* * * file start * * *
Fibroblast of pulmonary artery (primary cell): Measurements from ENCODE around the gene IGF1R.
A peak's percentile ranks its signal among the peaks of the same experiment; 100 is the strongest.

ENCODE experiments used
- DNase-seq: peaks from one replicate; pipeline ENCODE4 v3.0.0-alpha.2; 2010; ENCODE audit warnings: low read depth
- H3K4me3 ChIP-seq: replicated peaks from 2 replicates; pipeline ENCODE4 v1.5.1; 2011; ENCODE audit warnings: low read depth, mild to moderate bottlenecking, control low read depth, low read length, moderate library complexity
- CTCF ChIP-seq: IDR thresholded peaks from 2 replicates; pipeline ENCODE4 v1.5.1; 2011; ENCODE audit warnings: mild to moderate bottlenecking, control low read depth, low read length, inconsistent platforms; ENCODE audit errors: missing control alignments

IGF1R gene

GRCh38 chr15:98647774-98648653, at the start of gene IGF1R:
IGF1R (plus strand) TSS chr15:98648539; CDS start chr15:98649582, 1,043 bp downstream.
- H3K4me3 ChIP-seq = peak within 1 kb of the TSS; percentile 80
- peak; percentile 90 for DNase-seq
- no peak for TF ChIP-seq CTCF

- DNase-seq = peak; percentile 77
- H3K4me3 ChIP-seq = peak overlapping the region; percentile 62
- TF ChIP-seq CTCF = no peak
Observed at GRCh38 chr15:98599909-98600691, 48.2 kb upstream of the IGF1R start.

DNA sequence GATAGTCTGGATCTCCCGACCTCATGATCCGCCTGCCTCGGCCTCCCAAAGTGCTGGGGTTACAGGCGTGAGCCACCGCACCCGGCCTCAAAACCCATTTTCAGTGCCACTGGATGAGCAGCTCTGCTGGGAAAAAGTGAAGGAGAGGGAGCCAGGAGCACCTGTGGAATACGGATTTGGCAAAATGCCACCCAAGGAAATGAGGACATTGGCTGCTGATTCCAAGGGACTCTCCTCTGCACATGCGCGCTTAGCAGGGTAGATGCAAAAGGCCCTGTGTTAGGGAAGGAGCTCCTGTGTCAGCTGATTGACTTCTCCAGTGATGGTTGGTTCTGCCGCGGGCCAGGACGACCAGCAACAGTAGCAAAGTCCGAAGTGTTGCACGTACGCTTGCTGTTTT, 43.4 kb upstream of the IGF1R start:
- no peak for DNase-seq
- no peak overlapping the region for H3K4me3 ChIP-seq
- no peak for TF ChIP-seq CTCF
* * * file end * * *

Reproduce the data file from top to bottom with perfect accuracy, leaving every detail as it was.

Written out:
Fibroblast of pulmonary artery (primary cell): Measurements from ENCODE around the gene IGF1R.
A peak's percentile ranks its signal among the peaks of the same experiment; 100 is the strongest.

ENCODE experiments used
- DNase-seq: peaks from one replicate; pipeline ENCODE4 v3.0.0-alpha.2; 2010; ENCODE audit warnings: low read depth
- H3K4me3 ChIP-seq: replicated peaks from 2 replicates; pipeline ENCODE4 v1.5.1; 2011; ENCODE audit warnings: low read depth, mild to moderate bottlenecking, control low read depth, low read length, moderate library complexity
- CTCF ChIP-seq: IDR thresholded peaks from 2 replicates; pipeline ENCODE4 v1.5.1; 2011; ENCODE audit warnings: mild to moderate bottlenecking, control low read depth, low read length, inconsistent platforms; ENCODE audit errors: missing control alignments

IGF1R gene

GRCh38 chr15:98647774-98648653, at the start of gene IGF1R:
IGF1R (plus strand) TSS chr15:98648539; CDS start chr15:98649582, 1,043 bp downstream.
- H3K4me3 ChIP-seq = peak within 1 kb of the TSS; percentile 80
- peak; percentile 90 for DNase-seq
- no peak for TF ChIP-seq CTCF

- DNase-seq = peak; percentile 77
- H3K4me3 ChIP-seq = peak overlapping the region; percentile 62
- TF ChIP-seq CTCF = no peak
Observed at GRCh38 chr15:98599909-98600691, 48.2 kb upstream of the IGF1R start.

DNA sequence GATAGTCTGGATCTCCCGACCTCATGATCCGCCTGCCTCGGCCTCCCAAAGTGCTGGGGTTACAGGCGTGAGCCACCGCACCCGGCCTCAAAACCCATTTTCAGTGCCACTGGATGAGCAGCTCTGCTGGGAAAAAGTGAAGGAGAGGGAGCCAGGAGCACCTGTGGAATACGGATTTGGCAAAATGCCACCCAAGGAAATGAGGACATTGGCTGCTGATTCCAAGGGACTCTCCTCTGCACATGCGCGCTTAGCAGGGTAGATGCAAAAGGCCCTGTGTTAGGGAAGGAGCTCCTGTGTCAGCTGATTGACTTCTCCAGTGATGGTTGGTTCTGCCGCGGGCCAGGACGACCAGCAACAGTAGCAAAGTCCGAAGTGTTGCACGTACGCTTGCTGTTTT, 43.4 kb upstream of the IGF1R start:
- no peak for DNase-seq
- no peak overlapping the region for H3K4me3 ChIP-seq
- no peak for TF ChIP-seq CTCF